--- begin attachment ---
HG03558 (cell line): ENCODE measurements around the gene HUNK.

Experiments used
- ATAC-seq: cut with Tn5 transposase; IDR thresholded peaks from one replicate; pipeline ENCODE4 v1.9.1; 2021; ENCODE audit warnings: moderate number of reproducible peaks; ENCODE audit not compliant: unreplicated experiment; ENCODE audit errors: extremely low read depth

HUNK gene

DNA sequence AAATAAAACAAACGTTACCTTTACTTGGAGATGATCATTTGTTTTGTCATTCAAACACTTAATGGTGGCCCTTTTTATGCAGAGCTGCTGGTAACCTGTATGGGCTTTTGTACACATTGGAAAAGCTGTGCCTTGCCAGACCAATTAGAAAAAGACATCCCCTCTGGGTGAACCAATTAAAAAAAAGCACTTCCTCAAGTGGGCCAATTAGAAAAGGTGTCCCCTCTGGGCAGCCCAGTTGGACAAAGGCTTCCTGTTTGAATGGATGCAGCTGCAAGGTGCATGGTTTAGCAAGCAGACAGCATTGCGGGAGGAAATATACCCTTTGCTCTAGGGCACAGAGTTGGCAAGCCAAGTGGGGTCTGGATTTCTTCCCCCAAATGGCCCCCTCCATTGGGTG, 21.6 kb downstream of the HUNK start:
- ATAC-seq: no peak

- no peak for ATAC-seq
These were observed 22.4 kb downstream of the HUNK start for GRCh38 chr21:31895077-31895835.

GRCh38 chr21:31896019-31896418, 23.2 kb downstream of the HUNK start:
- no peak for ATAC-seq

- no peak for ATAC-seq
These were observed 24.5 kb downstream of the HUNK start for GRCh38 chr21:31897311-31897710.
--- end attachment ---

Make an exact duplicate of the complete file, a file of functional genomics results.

HG03558 (cell line): ENCODE measurements around the gene HUNK.

Experiments used
- ATAC-seq: cut with Tn5 transposase; IDR thresholded peaks from one replicate; pipeline ENCODE4 v1.9.1; 2021; ENCODE audit warnings: moderate number of reproducible peaks; ENCODE audit not compliant: unreplicated experiment; ENCODE audit errors: extremely low read depth

HUNK gene

DNA sequence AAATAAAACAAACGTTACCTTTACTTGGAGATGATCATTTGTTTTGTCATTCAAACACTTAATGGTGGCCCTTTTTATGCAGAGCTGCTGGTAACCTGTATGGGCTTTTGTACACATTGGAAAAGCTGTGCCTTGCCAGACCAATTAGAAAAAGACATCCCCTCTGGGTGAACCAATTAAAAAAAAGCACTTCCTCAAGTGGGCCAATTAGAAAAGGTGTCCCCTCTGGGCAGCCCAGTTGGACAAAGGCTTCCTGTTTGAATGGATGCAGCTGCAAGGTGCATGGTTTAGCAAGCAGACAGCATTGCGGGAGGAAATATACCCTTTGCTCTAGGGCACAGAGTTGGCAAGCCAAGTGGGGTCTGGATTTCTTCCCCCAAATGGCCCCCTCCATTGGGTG, 21.6 kb downstream of the HUNK start:
- ATAC-seq: no peak

- no peak for ATAC-seq
These were observed 22.4 kb downstream of the HUNK start for GRCh38 chr21:31895077-31895835.

GRCh38 chr21:31896019-31896418, 23.2 kb downstream of the HUNK start:
- no peak for ATAC-seq

- no peak for ATAC-seq
These were observed 24.5 kb downstream of the HUNK start for GRCh38 chr21:31897311-31897710.